Jan 16, 2018

Crisis on Infinite Earths: A Personal Story

I've gushed before on how much I love the 1985-86 DC event Crisis on Infinite Earths. It's one of my favorite comic books ever, and is drawn by my favorite artist of all time, George Perez. But until recently, I don't think I ever realized how much it meant to me on a personal level.

Crisis on Infinite Earths: A Personal Story
by Duy

It could be said Crisis on Infinite Earths got me into comics, even if I didn't read it until 10 years into my fandom. That's because some of my first comics ever, the thing that really sparked the fire, were of the Who's Who in the DC Universe series, in which DC profiled their characters in the wake of this event. Specifically, there were these two pages:




Seeing the two Supermen side by side like that opened up a world of possibility for me. I may have always gotten into comics, but whether or not I would have is neither here nor there. The multiverse made me a fan.

Referenced throughout Who's Who, and almost every DC comic since 1986, was Crisis. But that was before the internet and before the days of regular trade paperbacks, so there was no way for me to read Crisis short of finding the original issues. And so it went, with me just picking up on what happened via flashbacks and references, until Christmas Day, 1998.

My mom managed to find the entire set of Crisis at the then–newly opened Comic Odyssey, and then my brother and I opened it and immediately took two seats. He took the first issue, read it, and then handed it over to me, and then I read it while he read the second. And we repeated that process, finishing Crisis within the day.

Four years passed and I'd been away from Manila for a year and a half, when they release Crisis in a trade paperback. Since I'd already read and had a copy Crisis, I bought the paperback and gift it to my then-roommate, taking it as a sign to get friends into the hobby. He got into it, and pretty soon schoolmates visiting us just started picking it up and start reading it, asking questions. One of our closest friends spent a whole afternoon just reading Crisis, just from randomly picking it up. A year later, I bought the poster, proudly displaying it in my room. It ended up being a conversation piece, with friends looking at it to just ask, who this or that was.


Fast forward to 2007, and I'd moved back to Manila. On my birthday, when my family gifted me the Absolute Edition of Crisis on Infinite Earths, a beautiful oversized book with top-of-the-line production quality and a ton of extras. I took it with me a couple of weeks later to the hospital, when I had to undergo surgery. With only my mom to keep me company, I figured I'd read this comic in this lush edition.

Except I couldn't pick it up. The surgery had made it difficult to lift anything even remotely over five pounds, so reading the Absolute edition of anything was out of the question. That's when my entire family came down with a fever, except for my then-seven-year-old nephew. So in an effort to not get him sick, they sent him to the hospital to keep me company. (Yes, I'm aware of the irony.)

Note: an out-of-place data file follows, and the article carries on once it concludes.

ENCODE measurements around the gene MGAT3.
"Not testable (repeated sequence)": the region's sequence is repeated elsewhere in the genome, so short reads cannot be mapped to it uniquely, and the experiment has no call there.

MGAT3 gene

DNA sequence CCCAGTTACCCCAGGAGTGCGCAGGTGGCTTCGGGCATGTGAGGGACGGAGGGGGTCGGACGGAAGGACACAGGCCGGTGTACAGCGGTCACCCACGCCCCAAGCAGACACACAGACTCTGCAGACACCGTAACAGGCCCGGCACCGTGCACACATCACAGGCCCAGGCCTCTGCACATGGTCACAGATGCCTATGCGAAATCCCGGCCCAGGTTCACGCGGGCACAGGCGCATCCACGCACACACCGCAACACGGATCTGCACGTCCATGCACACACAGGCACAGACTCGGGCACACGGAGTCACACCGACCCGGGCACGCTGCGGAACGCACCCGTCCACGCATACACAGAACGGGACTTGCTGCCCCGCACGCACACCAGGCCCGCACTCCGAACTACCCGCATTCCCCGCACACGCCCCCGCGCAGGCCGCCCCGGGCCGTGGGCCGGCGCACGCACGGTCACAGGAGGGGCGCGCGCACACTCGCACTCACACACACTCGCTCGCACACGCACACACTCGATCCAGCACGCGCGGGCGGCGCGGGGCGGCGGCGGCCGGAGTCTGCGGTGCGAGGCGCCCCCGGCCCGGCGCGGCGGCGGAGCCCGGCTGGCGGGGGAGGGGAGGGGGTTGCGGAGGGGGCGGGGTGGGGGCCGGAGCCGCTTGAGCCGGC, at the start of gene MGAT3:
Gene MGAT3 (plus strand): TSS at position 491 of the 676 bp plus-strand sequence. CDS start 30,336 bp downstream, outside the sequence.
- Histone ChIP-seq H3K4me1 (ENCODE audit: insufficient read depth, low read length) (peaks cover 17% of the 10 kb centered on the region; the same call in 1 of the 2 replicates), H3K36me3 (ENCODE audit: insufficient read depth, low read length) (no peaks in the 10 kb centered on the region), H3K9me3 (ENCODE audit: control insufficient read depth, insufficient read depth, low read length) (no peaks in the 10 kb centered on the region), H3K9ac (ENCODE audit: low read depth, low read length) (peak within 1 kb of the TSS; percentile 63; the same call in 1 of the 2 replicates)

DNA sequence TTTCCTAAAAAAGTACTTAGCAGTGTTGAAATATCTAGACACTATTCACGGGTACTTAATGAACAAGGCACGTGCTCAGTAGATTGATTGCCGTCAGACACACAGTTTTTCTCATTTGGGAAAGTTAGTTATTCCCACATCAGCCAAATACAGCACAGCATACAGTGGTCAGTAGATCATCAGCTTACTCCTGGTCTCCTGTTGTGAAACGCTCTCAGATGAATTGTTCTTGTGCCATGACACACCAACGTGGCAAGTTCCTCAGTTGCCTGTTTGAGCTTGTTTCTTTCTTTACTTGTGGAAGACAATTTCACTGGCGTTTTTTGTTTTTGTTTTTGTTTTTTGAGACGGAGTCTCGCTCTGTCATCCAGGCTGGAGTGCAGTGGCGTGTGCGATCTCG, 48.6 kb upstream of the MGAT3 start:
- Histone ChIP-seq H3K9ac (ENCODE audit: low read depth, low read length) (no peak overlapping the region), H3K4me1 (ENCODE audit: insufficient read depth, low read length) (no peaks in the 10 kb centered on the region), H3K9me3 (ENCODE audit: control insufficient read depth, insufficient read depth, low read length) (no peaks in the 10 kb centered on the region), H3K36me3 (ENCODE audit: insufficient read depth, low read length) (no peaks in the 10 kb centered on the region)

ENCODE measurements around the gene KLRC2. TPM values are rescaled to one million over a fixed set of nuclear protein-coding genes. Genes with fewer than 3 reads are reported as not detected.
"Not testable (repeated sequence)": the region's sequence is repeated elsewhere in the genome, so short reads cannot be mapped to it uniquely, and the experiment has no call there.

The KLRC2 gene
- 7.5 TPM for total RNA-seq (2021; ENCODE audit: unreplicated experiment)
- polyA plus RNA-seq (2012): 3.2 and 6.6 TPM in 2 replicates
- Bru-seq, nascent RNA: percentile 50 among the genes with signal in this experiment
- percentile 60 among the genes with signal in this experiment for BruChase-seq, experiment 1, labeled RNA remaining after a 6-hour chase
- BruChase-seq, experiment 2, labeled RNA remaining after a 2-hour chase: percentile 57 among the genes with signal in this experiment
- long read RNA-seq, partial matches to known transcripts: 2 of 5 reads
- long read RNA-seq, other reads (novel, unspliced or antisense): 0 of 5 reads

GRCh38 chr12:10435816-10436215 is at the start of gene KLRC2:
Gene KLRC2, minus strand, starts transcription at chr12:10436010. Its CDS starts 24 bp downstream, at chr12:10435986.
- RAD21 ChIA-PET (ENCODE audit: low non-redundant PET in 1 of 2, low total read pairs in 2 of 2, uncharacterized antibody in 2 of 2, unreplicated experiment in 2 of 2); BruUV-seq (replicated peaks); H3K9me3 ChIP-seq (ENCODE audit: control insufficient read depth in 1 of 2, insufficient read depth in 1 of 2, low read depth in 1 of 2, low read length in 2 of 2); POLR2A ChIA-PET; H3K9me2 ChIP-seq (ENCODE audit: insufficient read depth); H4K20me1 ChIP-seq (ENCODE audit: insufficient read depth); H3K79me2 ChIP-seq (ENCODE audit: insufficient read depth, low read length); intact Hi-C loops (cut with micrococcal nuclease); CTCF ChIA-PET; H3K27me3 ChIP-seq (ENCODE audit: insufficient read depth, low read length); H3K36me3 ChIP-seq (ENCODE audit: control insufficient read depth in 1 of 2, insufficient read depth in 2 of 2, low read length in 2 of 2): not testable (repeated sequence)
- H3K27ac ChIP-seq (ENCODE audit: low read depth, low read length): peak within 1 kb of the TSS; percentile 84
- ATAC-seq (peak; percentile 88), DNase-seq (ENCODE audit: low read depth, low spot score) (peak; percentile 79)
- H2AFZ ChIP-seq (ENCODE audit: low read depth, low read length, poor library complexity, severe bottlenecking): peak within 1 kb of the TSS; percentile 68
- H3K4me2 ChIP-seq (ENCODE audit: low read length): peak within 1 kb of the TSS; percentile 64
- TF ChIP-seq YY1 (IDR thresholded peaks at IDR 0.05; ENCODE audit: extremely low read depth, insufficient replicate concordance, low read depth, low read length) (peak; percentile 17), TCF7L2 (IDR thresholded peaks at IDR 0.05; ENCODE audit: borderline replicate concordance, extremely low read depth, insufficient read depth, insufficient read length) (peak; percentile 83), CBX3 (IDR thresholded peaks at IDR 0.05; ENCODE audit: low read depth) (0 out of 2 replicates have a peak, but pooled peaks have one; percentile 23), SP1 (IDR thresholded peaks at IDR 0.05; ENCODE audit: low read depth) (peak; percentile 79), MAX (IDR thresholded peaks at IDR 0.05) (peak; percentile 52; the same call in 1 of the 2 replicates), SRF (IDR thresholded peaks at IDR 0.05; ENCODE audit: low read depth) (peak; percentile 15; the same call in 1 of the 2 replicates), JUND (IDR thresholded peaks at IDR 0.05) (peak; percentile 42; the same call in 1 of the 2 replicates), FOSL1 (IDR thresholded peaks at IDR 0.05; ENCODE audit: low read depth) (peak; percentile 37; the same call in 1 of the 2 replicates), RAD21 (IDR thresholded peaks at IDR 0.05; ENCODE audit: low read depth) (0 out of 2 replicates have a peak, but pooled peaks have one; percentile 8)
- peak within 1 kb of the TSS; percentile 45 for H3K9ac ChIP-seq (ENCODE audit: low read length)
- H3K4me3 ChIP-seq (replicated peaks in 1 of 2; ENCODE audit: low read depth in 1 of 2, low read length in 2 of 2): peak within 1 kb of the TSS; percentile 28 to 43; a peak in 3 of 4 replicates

My nephew was always pretty mature for his age, and even at age seven, you could have a conversation with him without talking down to him. He was the MVP of my 10-day stay in the hospital, talking to the nurses about things I needed, getting what I needed, and keeping me company watching Gargoyles.

And then he picked up Crisis.

And then he read Crisis, which, if you can imagine a tiny 7-year-old reading a gigantic book, looked funny. (We made a song out of it. It is imaginatively called "Little Man Reading a Book. A Big Book.") So he spent quite a good bit of time reading the comic and asking me questions about the side characters. It was awesome.

And I thought that was it, until December of 2017, when the Avengers: Infinity War trailer dropped, and my niece said, "I want to get into superheroes." Now my niece reads comics already, but her superhero reading had mostly been things like Jeff Smith's Shazam or Roger Langridge and Chris Samnee's Thor: The Mighty Avenger, meaning self-contained, stand-alone stories focused on one core character and aimed at a very specific audience.

(Both are excellent, by the way. Check them out.)

So in accordance to her wishes, we had her read the Infinity Gauntlet, also drawn by George Perez. She enjoyed it, but didn't love it, the disappointment being caused particularly by the ending.

So to wash that taste out of her mouth, I brought over the Absolute Edition of Crisis on Infinite Earths. Then I pulled out the original issues (my brother kept that one). And we took a break from reading the Donald Duck books (this is our bonding thing) to read Crisis, her with the Absolute Edition and me with the original issues. We do voices and sound effects.

It's great.

Before thinking about all that, I don't think I ever realized just how connected Crisis was to my personal life. Every single time I'd read it or thought about reading it, it's left a milestone of a memory. They are distinct experiences, and they're always tied to people I've cared about.

Years ago, I named four comics that helped shape my life. I never named Crisis. I took it for granted. And maybe Crisis never changed the way I thought about stuff, or inspired me to create something, or drove me to be a better person. But it did affect and color my relationships with people I cared about.

And seriously. That's something.

1 comment:

DANRY said...

Great read, Duy. Love Crisis too. Thanks for sharing your story. Ingat :)

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